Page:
Exactly. We have, what, 550 models in play by 2025? It was 300 models ten years ago. Great for people who make injection molds and stamping dies, because the complexity is huge, but horrible for the [company] trying to run all those things.

Let me counter that with many companies’ sweeping efforts to reduce the number of vehicle platforms – “We’re going from 20 platforms to five” kind of thing. Doesn’t that fix some of the complexity issue?

Well, first of all, we're not there: they don't have five platforms. I've been in this business for 35 years. Do you know how many articles I can pull right now from Ford and GM about how they were doing consolidation? It's what they’ve told us for 20 years.

Here's what's happening on the platforms: I have a [Ford] Ranger spin-off of F-150. I have a Bronco spin-off of F-150. Great. I love that. So structurally, foundationally, underbody, I am reducing the number of dies. Not quite 60% [bill-of-material reduction]; it’s probably closer to 40%. But even still, the major design and engineering of the platform: gone. I don't have that cost. That's perfect.

But then, the F-150’s got 20 trim levels. And I'm creating Broncos that have seven trim levels. On an F-150, if you want to have 22, I don't care – because I make so damn-much money over that. There is fat, but it's okay if I'm making money.

The bigger issue now is, as I go to battery-electric vehicles, I can't put that same level of trim, because I'm not selling as many of those. It's a good/bad scenario. Again, I'm creating high mix/ low volume. A toolmaker doesn’t’ care because he doesn't care what the volume is – he makes tools.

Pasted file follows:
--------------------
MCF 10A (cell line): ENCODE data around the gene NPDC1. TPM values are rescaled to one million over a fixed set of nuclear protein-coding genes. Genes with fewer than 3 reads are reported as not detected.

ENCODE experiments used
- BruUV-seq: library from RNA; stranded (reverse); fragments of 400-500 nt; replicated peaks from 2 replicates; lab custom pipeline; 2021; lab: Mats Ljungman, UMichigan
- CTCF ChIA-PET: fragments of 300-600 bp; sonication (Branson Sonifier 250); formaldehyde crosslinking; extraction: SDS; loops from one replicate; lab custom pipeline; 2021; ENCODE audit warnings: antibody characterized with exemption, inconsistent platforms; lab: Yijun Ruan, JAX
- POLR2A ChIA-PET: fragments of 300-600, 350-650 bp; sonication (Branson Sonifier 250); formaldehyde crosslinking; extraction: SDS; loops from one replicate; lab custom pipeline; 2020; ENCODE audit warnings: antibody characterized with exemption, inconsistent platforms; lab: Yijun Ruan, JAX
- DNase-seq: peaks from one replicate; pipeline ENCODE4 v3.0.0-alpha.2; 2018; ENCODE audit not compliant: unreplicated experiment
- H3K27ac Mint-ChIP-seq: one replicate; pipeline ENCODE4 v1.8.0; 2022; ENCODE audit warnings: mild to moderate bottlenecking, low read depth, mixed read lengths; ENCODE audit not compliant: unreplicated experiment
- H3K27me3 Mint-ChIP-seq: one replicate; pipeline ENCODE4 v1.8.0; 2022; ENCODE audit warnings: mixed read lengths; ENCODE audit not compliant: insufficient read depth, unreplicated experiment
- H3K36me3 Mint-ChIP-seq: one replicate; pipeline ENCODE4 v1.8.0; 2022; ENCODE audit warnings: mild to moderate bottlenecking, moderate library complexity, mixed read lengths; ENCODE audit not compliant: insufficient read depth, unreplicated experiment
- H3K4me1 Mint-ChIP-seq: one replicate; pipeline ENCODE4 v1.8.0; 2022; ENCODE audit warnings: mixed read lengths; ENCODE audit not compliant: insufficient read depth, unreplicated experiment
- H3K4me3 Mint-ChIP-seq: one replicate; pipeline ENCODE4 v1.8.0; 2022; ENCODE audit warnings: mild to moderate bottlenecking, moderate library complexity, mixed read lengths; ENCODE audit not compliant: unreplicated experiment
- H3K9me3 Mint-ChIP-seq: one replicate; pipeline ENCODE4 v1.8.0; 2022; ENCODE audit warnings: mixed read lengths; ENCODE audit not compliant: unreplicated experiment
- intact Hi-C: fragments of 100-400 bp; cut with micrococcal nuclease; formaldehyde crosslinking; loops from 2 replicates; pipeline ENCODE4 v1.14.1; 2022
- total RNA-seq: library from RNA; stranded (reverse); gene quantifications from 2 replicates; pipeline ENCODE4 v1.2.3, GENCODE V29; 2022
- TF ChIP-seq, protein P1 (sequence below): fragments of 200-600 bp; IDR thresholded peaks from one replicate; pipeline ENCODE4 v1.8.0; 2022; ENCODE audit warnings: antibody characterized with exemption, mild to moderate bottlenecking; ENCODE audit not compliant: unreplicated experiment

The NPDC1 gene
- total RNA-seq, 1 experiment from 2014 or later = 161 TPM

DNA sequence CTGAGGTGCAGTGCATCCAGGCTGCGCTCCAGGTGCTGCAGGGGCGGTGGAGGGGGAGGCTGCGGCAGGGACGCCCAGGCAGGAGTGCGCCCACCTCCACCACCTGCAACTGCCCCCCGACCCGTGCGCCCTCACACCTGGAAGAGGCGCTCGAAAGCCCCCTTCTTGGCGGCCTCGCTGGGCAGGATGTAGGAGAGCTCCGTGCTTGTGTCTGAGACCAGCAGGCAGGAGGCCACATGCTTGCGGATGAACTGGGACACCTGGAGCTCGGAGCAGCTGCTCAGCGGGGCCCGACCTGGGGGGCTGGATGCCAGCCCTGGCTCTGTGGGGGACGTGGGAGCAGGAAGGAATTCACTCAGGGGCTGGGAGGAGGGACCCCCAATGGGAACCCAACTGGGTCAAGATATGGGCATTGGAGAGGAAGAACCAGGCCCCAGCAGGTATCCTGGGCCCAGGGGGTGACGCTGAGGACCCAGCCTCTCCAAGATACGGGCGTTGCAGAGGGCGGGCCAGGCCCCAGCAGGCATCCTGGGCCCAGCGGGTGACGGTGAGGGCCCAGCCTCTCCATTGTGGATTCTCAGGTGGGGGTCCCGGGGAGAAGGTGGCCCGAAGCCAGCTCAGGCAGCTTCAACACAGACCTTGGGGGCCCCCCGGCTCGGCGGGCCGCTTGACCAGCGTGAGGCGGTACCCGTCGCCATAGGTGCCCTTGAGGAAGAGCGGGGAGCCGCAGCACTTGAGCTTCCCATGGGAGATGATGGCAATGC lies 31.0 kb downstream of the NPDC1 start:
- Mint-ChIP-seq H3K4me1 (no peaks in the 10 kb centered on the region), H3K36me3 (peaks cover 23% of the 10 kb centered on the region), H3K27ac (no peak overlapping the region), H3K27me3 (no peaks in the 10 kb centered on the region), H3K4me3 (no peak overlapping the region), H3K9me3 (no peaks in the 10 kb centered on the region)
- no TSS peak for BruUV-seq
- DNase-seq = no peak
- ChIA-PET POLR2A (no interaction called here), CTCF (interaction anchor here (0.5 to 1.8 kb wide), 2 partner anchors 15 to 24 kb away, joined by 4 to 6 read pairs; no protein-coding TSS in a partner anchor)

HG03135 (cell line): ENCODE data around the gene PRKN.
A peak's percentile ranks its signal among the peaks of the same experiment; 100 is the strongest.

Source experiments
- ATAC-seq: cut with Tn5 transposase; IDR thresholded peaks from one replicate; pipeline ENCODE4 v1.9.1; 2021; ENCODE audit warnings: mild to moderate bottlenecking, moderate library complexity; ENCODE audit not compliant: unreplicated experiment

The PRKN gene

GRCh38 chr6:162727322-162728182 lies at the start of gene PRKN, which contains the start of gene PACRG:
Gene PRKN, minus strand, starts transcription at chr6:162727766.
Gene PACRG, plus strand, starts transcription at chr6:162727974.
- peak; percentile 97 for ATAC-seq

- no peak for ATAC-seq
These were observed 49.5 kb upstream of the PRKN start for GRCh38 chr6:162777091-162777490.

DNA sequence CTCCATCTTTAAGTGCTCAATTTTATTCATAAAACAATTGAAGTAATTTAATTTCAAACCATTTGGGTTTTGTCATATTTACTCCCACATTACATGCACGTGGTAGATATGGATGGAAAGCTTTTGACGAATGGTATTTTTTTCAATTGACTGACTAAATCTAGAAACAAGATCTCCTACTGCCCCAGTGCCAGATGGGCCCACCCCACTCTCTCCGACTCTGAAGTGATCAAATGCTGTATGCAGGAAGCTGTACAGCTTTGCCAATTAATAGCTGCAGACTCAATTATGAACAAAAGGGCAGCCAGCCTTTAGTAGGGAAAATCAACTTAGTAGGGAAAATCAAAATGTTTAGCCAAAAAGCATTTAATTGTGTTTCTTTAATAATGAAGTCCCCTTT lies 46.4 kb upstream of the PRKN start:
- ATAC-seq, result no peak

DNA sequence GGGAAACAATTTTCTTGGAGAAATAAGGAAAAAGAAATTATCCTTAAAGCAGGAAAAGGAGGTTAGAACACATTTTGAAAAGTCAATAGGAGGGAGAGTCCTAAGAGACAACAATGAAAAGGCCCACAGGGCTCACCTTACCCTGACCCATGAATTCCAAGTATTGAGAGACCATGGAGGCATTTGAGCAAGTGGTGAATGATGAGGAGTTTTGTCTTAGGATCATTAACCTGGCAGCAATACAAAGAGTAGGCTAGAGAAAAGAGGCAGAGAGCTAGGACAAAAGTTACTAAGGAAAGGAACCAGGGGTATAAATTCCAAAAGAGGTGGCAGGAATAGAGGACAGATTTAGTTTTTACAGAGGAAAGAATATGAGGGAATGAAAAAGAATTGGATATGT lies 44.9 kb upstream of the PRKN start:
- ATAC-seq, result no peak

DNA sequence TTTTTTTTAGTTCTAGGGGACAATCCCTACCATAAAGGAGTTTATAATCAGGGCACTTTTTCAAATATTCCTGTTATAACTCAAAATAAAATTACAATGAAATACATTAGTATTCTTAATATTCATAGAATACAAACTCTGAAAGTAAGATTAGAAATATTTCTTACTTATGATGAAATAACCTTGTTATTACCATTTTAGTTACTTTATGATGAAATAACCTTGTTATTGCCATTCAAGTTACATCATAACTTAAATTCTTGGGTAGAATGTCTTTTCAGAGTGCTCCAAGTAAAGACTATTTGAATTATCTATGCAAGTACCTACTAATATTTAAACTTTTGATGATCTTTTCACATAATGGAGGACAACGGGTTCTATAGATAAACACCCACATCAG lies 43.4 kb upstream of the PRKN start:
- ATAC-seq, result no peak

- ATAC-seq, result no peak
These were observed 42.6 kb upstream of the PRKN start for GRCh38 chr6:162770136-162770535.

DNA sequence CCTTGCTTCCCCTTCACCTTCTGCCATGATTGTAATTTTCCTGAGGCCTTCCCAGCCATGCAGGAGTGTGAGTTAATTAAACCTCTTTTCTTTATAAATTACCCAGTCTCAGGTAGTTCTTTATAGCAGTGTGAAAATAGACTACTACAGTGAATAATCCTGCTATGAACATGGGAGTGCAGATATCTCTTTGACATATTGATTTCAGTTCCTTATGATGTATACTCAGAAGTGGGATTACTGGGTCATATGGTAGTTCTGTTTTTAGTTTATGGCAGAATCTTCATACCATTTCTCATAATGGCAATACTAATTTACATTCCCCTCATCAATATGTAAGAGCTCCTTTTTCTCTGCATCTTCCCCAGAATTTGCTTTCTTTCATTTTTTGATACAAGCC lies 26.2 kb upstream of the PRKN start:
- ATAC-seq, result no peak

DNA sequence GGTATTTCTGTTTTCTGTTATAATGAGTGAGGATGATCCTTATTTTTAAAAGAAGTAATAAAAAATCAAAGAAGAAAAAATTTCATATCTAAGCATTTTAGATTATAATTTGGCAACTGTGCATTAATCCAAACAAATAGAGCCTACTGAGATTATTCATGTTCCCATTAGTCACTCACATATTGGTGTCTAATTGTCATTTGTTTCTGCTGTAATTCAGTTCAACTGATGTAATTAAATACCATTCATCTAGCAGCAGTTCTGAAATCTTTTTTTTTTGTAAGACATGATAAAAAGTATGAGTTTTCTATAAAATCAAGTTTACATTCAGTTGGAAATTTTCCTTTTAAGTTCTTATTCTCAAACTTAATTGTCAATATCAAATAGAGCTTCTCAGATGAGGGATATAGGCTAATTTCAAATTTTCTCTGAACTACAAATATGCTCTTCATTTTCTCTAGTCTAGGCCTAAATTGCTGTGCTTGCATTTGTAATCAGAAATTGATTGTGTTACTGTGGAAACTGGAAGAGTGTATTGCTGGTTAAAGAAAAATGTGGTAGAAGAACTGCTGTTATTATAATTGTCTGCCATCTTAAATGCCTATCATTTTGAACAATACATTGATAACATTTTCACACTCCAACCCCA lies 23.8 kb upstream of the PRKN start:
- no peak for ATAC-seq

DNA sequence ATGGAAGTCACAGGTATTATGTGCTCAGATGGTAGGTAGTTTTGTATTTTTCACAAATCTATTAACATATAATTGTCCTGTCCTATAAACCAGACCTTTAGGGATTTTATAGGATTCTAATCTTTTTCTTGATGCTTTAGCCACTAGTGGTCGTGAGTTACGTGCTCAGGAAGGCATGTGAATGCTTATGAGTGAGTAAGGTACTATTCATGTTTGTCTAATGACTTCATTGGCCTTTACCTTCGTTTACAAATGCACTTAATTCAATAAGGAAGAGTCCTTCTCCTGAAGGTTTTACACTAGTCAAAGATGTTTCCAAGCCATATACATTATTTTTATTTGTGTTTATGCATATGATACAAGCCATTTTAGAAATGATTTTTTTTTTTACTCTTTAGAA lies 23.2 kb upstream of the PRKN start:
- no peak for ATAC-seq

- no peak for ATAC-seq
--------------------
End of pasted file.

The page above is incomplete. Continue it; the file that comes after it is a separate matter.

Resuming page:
But we are just creating more proliferation for the plants to deal with. At a GM level, for example, if I go into Hamtramck [assembly plant], where they're going to build all of this same-platform EV, there’s much less complexity in the plant. A Hummer, or a [Cadillac] Lyric or the other vehicles on that platform. It's easier for them – but we've never really gotten out of the level of complexity and proliferation, we've just moved it to different avenues.

Is over-stimulation with trim proliferations uniquely an American-automaker thing?

No, Toyota actually has gotten bad with some lines. They've commonized platforms, but they've gotten bad with trim. Nissan's horrible. And the Germans are even worse – you can go to Germany and put your grandmother’s drapes on your seats, if that’s what you want. The industry's been caught up in it because of the shift of generation. Our children want customization; they don't want their car like the next person’s.